Tag Archives: Atlas PocketWizard Clones

Repurposing a light box to be a light table

I saw a very interesting blog posting on how to shoot flowers using a light box. I took a different approach since I did not want to build a cardboard box so anything else. I took my large softbox and flipped it upside down. I could do this because I use C stands with boom arms and it becomes very easy to change the orientation of a modifier. I just made sure that the legs were in the right position to take up the low weight and added a few sand bags for good measure.

I then put a piece of clear plexiglass on top of the softbox or now light table and put my subject on top of that. I have a Photogenics 1250 strobe but now I would pull it and put in the 600 instead. The 1250 is too strong even turned down as low as it can go. I plan to try it with white plexiglass whereas I’m shooting with clear right now. The white should be worth a couple of stops.

White on White Lilly



I had a second mini softbox using an SB800 in SU mode on a monopod that I held over the subject. I manually set the SB800 to something around 1/8 power and about 3 feet high. I tried straight on, sideways and all kinds of angles. The best results seemed to be feathering the small soft box slightly to pick up some edge shadows.

I used a pair of Atlas pocket wizard clones on this shoot only because they were handy and my real PWs were packed away. I shot with:


SB800 flash mounted to small softboxLight table set up shot

Next time I will put the small light box on a second C stand instead of holding it. That was just too much trouble but I was in a real hurry to try this and get back to the family outside. The ladder was the only way I could get enough hight to shoot down on my subject, anywhere else and I was shooting across it and it did not work nearly as well.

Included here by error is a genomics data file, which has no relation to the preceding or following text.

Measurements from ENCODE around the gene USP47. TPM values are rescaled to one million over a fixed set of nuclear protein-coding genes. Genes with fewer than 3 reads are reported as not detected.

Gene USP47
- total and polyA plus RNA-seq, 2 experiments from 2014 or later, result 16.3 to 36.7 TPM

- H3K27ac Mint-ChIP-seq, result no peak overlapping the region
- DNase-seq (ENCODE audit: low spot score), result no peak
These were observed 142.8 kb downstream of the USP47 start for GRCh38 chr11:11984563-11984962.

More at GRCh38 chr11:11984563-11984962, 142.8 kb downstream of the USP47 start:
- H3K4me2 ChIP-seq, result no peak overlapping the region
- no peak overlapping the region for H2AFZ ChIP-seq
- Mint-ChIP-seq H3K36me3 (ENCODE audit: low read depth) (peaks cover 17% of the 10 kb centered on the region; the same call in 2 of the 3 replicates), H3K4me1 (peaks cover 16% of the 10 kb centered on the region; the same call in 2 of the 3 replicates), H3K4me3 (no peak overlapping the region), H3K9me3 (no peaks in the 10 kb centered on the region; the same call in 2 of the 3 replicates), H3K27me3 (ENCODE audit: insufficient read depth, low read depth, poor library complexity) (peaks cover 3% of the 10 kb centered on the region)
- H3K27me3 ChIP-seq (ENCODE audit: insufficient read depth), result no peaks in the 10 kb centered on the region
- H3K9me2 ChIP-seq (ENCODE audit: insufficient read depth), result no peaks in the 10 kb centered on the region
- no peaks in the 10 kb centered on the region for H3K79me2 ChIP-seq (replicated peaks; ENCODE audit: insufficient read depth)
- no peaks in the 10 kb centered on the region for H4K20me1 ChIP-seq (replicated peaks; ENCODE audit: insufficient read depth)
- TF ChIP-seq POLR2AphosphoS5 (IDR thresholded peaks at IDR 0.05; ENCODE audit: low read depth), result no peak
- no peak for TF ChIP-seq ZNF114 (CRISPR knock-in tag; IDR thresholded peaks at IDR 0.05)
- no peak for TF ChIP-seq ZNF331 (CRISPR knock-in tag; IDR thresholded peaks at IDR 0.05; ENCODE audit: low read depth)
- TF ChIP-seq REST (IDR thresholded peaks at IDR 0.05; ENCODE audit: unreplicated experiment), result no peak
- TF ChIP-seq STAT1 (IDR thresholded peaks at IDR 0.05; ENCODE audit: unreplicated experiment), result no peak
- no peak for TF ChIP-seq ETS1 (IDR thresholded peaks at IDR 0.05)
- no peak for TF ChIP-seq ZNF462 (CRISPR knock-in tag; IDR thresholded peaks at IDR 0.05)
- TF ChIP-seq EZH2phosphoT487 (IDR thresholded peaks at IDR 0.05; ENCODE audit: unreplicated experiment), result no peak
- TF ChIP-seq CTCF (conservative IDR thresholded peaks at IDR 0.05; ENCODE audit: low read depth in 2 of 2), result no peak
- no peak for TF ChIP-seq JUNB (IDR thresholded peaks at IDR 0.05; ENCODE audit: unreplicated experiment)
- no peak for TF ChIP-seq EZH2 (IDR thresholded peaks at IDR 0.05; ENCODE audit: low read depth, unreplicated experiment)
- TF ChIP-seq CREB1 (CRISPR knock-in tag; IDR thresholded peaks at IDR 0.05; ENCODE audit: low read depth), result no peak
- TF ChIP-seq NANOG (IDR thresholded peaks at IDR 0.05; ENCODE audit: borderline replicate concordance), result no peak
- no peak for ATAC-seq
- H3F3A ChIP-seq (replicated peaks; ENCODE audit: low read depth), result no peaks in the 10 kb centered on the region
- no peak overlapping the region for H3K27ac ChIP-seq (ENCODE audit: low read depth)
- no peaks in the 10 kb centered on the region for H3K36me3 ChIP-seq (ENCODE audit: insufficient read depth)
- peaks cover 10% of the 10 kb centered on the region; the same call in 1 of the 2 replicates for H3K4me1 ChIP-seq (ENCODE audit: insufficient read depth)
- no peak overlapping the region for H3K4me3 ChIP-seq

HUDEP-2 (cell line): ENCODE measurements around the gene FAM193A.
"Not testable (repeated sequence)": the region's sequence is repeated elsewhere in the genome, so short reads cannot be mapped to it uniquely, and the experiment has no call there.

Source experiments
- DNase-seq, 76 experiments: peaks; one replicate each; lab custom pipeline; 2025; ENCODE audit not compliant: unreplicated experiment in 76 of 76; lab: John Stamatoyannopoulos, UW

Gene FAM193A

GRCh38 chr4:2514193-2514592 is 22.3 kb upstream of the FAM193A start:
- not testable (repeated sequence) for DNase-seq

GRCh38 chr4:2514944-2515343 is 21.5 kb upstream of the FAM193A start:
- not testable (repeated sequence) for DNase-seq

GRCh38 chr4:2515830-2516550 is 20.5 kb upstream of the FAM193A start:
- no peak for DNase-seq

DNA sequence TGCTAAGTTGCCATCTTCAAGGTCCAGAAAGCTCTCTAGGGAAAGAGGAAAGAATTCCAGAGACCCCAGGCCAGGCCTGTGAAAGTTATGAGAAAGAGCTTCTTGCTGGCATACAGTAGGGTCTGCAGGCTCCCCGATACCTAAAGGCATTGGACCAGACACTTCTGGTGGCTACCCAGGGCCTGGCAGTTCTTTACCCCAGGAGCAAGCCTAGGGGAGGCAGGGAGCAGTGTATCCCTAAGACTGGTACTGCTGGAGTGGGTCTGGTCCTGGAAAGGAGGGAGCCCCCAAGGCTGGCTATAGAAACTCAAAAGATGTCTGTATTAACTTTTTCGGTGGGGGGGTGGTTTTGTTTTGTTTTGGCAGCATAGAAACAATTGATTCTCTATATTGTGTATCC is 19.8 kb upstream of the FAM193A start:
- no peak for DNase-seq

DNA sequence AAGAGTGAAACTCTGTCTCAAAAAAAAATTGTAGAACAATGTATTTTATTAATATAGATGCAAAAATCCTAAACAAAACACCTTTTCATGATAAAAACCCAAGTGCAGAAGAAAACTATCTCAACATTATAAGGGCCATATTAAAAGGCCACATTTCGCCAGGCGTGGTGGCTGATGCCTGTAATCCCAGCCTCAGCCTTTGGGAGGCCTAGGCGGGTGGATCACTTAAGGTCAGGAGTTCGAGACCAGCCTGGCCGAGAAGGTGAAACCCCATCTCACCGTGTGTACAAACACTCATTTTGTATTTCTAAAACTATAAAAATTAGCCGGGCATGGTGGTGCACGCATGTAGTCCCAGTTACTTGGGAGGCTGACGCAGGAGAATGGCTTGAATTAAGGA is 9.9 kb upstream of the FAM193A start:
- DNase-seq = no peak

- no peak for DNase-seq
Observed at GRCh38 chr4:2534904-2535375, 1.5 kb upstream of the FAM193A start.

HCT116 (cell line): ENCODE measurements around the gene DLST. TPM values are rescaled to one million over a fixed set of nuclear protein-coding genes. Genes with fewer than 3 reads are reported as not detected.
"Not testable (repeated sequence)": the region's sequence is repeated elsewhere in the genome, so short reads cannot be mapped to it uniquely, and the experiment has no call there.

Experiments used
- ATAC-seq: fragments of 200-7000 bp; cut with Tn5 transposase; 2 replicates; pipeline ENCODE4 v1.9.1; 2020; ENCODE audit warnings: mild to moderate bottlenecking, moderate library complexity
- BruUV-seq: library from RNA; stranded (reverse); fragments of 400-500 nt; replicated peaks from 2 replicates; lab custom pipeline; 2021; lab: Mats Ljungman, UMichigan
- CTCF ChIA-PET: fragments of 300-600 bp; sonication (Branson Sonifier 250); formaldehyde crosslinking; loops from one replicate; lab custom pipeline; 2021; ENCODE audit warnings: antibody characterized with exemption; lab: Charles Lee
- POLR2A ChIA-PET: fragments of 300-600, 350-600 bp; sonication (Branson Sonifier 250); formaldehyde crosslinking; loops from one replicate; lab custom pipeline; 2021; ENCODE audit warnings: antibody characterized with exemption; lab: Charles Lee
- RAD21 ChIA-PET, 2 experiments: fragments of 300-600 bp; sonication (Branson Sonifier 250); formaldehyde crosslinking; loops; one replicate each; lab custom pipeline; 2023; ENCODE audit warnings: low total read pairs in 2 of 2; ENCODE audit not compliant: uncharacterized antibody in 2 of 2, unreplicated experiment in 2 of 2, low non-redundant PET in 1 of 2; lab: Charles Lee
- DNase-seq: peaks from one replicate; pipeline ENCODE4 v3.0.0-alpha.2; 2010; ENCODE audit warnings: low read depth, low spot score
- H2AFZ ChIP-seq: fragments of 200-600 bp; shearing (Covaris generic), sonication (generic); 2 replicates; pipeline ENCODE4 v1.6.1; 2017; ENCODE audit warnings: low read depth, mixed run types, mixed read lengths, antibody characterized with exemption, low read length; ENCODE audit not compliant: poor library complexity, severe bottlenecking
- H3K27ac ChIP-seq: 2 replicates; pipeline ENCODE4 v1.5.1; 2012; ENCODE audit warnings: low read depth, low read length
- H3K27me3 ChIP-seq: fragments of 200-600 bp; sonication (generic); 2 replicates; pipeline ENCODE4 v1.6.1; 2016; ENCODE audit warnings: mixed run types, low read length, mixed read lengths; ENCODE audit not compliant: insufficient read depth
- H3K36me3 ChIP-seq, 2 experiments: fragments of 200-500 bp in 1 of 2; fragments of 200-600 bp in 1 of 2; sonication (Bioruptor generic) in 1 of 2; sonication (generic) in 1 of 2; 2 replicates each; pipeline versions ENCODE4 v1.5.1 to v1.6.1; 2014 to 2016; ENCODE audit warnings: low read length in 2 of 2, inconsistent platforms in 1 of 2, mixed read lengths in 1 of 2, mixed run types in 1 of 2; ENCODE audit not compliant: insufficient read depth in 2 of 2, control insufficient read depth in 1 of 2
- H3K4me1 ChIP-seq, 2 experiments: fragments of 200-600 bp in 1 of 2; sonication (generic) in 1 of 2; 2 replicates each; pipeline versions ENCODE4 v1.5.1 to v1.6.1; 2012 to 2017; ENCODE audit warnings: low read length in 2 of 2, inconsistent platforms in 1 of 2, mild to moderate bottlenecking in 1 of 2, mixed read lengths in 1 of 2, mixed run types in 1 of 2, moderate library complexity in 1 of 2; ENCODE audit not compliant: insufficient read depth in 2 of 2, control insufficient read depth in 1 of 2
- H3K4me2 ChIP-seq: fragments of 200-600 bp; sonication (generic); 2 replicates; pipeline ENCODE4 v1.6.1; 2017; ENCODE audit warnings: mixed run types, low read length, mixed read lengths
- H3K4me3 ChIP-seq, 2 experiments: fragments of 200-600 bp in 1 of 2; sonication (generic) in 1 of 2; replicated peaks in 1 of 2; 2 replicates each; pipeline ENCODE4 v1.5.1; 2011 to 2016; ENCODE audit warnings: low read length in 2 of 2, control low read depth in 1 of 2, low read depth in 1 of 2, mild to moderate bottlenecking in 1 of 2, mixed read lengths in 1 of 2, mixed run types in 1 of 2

Enhanced by Zemanta
Posted in commercial photography, editing, photography, technique, training Also tagged , , , , , , |

Atlas, Pocket Wizard Clones by Phottix

One of the signs of “making it” for a budding professional photographer is the purchase of some PocketWizard wireless triggers. When you trade in the ebay specials that you learned on to the pro gear, it’s a really nice feeling. But, that feeling can be costly with a PW costing about 170.00 USD each. The company called Phottix has developed and released a new wireless trigger that looks and feel alot like a PW trigger. Same shape, same size, mostly the same controls but some differences. The biggest is the price, the Atlas costs about 90.00 USD and includes cables plus a set of brand name AA batteries. The unit itself also has some differences for the better and I will detail them in a few moments. One difference to point out right away is the metal hotshoe!!  No more cheap plastic hotshoes which are the bane of the Pocket Wizard.

Atlas Wireless Triggers

Atlas Wireless Triggers

The picture above shows the unboxing of the new trigger. You can see they are well packages with Duracell batteries, cables, lanyard and a decent set of directions. The buttons are well labeled and easy to read. The build quality is excellent, in some ways, I think it’s better than the real Pocket Wizard. Two additions are very welcomed for photographers. The first is a metal tripod mount and the second is the metal hot shoe mount. Both are incredible useful in the field and even in the studio. The radio runs on cheap AA cells and work very well on a diet of PowerX Imedion AA 2400 low discharge cells.

There are two plugs in the top, one for controlling the flash OUT and a second for flash IN/OUT. These in and out ports will let you daisy chain strobes to be triggered by one Atlas.